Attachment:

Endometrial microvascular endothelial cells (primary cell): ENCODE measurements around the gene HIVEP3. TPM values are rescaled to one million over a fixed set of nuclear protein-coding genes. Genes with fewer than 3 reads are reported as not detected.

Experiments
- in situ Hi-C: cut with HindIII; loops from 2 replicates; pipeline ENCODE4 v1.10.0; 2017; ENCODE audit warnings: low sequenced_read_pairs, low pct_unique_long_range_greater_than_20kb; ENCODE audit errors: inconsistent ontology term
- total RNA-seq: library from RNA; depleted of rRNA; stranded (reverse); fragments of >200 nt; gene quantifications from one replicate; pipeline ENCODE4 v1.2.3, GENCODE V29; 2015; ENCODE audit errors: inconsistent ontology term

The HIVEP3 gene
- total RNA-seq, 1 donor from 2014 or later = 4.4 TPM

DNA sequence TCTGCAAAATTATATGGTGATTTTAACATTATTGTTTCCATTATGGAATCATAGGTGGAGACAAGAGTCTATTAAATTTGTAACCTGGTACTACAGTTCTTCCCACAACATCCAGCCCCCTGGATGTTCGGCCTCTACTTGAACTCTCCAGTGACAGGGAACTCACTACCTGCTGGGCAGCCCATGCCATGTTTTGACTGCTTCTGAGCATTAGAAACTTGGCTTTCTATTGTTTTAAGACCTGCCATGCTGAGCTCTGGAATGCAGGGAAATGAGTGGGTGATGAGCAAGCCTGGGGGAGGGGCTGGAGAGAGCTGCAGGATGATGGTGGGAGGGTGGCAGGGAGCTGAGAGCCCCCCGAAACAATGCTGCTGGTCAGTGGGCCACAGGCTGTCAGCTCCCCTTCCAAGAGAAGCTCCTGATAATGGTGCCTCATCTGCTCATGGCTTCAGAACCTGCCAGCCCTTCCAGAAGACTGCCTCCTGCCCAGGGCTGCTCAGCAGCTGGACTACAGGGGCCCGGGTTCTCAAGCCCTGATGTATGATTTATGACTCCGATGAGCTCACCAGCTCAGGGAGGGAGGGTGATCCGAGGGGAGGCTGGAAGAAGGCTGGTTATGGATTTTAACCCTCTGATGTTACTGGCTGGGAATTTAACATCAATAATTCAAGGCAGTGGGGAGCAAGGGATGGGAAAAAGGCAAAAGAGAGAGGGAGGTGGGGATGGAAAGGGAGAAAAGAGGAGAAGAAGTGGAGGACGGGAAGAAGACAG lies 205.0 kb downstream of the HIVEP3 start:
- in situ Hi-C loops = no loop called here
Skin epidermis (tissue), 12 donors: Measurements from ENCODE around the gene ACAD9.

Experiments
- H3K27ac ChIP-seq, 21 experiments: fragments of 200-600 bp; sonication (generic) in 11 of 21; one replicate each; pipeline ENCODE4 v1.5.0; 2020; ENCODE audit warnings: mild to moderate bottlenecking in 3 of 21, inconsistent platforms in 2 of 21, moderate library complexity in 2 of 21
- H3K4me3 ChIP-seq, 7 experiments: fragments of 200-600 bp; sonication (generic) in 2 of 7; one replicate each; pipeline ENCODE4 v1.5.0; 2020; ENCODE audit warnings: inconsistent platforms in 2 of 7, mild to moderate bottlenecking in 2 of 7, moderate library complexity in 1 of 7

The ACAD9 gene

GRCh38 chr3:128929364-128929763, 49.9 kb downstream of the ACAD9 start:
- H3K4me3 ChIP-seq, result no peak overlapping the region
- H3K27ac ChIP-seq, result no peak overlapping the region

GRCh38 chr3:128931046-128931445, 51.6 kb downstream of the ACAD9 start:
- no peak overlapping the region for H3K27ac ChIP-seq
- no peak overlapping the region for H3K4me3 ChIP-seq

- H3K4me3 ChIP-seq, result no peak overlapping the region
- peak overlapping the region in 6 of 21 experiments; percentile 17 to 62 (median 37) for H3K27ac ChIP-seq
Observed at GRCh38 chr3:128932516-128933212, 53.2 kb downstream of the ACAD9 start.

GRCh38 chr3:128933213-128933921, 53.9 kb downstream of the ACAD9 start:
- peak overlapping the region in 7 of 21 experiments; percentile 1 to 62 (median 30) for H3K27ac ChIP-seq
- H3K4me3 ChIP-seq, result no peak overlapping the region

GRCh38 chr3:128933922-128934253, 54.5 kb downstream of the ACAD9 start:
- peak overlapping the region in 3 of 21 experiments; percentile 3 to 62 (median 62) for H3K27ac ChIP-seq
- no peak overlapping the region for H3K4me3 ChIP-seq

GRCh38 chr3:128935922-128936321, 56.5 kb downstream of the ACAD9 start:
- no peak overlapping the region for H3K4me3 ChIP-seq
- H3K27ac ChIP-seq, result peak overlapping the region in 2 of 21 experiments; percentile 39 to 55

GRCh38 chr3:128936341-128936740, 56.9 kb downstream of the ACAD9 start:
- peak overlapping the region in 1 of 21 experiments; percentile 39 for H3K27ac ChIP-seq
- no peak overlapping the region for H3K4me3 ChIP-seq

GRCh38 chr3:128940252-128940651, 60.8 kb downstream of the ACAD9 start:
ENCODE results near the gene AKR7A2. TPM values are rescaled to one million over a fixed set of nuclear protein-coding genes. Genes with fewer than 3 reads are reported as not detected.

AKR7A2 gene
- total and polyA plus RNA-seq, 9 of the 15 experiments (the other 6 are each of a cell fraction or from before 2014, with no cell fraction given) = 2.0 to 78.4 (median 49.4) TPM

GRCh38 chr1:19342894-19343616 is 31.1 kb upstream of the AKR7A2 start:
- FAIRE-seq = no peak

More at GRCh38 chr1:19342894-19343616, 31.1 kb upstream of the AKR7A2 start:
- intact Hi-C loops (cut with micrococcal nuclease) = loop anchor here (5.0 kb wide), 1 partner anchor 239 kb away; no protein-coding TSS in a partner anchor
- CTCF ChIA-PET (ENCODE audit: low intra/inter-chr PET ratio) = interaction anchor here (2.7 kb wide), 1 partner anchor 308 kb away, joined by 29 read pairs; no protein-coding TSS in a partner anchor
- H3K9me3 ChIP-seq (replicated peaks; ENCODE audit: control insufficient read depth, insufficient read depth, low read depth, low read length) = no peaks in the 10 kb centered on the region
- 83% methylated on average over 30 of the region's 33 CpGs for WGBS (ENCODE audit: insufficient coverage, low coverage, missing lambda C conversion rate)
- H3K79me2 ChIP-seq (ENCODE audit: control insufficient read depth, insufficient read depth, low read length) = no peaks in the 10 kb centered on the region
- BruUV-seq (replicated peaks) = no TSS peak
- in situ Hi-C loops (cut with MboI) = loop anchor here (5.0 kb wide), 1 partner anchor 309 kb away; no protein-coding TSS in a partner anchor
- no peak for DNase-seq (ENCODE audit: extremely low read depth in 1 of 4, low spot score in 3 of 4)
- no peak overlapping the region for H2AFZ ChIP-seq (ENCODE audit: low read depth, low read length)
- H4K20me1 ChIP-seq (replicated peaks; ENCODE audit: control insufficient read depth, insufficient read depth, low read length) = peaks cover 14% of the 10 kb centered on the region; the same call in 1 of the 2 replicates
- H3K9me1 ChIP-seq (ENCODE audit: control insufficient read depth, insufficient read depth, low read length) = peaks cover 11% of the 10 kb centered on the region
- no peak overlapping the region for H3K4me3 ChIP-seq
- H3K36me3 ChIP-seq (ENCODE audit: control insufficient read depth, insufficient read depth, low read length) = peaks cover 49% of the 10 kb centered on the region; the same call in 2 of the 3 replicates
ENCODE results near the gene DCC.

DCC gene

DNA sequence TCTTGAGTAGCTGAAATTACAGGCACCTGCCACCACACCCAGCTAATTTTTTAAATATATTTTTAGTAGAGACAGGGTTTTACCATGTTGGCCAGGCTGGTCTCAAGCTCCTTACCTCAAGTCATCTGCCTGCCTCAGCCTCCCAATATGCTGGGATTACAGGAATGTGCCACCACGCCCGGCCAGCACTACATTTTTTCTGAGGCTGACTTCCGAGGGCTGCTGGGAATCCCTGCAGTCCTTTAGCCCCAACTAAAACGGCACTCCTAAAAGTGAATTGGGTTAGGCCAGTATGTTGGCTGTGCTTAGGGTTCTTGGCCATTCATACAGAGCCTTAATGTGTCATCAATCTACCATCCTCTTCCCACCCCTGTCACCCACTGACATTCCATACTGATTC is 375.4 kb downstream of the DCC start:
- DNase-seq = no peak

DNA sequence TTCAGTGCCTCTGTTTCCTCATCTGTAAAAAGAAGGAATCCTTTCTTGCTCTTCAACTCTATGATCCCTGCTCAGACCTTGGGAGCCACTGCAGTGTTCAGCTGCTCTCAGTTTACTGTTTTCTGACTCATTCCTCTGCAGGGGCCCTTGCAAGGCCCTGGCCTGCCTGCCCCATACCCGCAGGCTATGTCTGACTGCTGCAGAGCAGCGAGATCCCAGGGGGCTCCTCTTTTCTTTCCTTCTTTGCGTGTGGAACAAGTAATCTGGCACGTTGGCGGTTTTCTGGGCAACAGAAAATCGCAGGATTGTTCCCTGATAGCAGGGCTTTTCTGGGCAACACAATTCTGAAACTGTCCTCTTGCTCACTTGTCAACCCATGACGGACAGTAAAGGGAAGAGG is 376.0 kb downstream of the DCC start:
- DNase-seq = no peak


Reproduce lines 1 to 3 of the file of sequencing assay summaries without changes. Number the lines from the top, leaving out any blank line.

Endometrial microvascular endothelial cells (primary cell): ENCODE measurements around the gene HIVEP3. TPM values are rescaled to one million over a fixed set of nuclear protein-coding genes. Genes with fewer than 3 reads are reported as not detected.

Experiments
- in situ Hi-C: cut with HindIII; loops from 2 replicates; pipeline ENCODE4 v1.10.0; 2017; ENCODE audit warnings: low sequenced_read_pairs, low pct_unique_long_range_greater_than_20kb; ENCODE audit errors: inconsistent ontology term